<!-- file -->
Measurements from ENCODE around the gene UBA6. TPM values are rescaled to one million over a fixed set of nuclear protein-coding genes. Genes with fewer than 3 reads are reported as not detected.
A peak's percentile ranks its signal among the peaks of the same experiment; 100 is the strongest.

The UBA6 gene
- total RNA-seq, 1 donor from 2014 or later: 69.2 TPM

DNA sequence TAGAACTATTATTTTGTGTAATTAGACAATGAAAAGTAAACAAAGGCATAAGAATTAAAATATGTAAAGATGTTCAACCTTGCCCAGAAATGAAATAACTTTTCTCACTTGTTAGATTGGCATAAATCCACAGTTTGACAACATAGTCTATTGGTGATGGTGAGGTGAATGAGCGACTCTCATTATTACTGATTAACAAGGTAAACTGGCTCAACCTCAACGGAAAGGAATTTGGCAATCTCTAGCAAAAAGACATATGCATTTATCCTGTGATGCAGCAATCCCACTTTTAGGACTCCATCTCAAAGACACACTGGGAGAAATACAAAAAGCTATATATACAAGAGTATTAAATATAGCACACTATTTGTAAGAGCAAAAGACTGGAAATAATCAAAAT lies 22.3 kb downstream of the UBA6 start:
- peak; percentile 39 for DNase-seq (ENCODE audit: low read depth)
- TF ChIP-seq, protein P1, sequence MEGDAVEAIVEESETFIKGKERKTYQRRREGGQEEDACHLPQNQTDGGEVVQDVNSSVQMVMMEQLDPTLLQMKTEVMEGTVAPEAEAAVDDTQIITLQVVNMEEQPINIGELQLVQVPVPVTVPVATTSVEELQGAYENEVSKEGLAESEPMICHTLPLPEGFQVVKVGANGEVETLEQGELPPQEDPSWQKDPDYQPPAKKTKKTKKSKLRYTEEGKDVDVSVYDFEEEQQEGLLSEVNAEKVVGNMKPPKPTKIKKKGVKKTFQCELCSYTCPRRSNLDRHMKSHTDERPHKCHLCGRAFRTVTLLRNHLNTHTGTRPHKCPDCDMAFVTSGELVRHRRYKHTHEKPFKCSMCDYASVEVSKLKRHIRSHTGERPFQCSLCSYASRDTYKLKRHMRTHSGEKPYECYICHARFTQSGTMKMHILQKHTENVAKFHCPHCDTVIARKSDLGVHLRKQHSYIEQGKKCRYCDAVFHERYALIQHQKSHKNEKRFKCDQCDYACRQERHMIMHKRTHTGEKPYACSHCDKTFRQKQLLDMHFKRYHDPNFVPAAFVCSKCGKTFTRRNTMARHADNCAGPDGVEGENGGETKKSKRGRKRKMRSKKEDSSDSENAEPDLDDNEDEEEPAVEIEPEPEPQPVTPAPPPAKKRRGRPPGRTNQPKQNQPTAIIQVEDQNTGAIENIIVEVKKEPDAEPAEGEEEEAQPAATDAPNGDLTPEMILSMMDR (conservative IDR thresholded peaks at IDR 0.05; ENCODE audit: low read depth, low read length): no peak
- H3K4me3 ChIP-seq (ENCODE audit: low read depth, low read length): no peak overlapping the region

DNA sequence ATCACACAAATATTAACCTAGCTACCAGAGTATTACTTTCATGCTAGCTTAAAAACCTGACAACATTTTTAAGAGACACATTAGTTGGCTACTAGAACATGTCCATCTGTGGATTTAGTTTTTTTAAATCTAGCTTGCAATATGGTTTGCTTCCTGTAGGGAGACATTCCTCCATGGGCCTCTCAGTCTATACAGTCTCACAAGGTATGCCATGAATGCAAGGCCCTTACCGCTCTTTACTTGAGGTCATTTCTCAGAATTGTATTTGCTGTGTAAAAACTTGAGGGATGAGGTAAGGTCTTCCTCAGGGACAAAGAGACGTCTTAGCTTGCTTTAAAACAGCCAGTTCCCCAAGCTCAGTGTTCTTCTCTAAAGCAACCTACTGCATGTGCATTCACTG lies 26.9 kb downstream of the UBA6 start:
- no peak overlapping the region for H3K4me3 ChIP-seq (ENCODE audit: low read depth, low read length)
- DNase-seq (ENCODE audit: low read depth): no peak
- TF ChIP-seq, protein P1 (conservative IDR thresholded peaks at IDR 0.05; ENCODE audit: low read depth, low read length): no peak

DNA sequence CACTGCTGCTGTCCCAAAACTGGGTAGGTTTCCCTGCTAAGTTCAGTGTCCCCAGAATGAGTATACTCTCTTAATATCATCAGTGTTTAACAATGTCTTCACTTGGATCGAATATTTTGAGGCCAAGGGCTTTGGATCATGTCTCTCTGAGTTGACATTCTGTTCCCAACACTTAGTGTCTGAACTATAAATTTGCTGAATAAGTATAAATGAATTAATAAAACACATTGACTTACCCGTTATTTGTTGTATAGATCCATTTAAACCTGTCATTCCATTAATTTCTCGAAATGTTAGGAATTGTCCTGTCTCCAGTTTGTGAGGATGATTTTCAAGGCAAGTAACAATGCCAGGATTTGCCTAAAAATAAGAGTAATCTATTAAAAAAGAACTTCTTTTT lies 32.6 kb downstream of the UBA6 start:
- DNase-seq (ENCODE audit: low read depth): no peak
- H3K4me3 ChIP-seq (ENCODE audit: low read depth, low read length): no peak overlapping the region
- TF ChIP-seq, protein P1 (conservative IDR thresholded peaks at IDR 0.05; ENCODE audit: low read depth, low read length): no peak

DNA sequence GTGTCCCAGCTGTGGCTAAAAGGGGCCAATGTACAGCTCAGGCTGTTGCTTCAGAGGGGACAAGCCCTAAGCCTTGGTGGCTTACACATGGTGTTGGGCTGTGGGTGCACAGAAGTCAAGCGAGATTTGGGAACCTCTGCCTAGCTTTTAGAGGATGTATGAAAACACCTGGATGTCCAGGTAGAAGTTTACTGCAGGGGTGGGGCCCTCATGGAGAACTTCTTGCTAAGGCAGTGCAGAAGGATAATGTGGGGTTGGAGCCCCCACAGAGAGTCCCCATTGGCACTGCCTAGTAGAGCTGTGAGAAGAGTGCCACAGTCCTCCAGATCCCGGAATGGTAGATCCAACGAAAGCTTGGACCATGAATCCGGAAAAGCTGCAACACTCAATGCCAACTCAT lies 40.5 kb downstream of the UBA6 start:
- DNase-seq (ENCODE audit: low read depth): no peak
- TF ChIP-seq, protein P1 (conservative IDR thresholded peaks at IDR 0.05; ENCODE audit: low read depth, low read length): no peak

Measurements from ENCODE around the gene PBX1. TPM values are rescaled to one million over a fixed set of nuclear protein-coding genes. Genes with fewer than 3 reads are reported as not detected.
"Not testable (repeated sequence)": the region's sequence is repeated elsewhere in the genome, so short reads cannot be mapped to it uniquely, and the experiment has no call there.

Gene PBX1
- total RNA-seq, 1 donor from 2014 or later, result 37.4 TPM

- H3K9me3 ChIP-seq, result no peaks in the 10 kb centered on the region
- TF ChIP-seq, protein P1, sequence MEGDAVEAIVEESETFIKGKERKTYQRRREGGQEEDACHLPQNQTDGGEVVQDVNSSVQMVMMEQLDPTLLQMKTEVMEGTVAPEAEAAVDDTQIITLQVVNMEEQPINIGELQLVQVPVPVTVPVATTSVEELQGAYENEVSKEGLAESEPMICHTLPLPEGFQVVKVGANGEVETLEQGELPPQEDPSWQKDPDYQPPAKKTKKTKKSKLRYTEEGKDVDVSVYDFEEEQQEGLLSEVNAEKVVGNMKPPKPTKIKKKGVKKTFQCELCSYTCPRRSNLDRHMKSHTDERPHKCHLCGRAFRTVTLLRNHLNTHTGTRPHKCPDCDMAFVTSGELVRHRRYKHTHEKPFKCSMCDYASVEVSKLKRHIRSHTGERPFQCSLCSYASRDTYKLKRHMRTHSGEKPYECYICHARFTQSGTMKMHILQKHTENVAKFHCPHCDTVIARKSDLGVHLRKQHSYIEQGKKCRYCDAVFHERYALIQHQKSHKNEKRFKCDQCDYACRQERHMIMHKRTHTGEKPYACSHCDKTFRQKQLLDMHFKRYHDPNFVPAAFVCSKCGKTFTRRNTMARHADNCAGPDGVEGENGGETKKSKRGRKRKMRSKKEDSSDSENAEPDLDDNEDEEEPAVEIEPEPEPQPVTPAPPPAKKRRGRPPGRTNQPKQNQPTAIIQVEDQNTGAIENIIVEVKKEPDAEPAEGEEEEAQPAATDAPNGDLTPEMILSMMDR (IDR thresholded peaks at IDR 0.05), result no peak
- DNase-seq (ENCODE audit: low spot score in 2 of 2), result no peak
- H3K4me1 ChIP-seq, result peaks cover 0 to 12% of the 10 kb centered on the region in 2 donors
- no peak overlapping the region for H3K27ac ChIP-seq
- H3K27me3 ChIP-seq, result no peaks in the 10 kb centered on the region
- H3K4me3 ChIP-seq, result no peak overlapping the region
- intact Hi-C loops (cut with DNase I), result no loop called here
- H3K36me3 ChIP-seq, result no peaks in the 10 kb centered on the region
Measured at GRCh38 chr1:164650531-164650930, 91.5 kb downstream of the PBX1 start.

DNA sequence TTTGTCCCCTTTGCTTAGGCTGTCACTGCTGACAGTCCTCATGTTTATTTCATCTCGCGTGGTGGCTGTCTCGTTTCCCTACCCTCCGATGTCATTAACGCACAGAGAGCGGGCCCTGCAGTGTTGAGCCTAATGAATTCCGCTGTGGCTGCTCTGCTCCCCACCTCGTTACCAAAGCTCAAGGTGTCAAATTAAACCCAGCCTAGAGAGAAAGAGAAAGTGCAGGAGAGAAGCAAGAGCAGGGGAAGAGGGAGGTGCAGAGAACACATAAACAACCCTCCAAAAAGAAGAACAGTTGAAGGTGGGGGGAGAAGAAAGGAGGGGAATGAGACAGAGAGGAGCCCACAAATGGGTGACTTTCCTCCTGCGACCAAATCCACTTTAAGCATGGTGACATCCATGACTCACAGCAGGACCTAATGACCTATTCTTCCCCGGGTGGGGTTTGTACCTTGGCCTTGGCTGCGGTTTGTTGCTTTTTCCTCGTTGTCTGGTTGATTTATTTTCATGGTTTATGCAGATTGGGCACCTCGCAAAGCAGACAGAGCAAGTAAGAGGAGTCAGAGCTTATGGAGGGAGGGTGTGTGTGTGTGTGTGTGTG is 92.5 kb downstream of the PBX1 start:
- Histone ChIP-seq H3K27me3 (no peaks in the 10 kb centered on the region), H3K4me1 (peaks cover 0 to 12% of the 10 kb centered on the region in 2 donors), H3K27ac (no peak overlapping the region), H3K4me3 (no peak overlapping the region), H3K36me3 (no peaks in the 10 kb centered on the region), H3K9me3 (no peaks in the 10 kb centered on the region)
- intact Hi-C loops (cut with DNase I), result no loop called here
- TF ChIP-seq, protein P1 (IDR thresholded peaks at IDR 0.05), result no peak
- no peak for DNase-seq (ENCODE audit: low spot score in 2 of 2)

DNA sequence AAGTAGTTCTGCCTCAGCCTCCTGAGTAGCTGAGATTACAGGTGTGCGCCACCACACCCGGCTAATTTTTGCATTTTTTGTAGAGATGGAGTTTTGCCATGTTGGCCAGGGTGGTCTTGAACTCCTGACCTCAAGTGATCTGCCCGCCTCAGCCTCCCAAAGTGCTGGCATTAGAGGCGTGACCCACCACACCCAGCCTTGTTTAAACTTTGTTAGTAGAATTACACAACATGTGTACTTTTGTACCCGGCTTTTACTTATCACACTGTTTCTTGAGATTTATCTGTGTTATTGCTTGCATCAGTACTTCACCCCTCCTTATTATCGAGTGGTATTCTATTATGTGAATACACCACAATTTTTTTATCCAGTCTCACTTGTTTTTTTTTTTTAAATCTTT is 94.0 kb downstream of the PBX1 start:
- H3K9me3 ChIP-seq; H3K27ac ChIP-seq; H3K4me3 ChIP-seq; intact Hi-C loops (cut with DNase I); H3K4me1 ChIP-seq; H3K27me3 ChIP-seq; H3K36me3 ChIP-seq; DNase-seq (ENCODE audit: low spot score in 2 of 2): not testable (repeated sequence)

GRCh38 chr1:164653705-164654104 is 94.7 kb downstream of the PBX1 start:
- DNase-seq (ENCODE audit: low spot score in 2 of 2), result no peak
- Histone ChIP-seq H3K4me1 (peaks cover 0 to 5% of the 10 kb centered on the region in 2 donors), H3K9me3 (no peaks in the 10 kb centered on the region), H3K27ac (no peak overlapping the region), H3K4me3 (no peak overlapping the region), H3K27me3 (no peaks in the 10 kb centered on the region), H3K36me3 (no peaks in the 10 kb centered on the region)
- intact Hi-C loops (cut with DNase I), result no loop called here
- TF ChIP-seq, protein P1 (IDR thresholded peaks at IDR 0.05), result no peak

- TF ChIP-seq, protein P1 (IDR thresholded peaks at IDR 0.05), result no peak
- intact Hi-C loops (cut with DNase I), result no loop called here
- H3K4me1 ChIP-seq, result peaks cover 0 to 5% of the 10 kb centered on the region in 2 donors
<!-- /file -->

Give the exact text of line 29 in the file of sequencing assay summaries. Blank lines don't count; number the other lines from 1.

- H3K27me3 ChIP-seq, result no peaks in the 10 kb centered on the region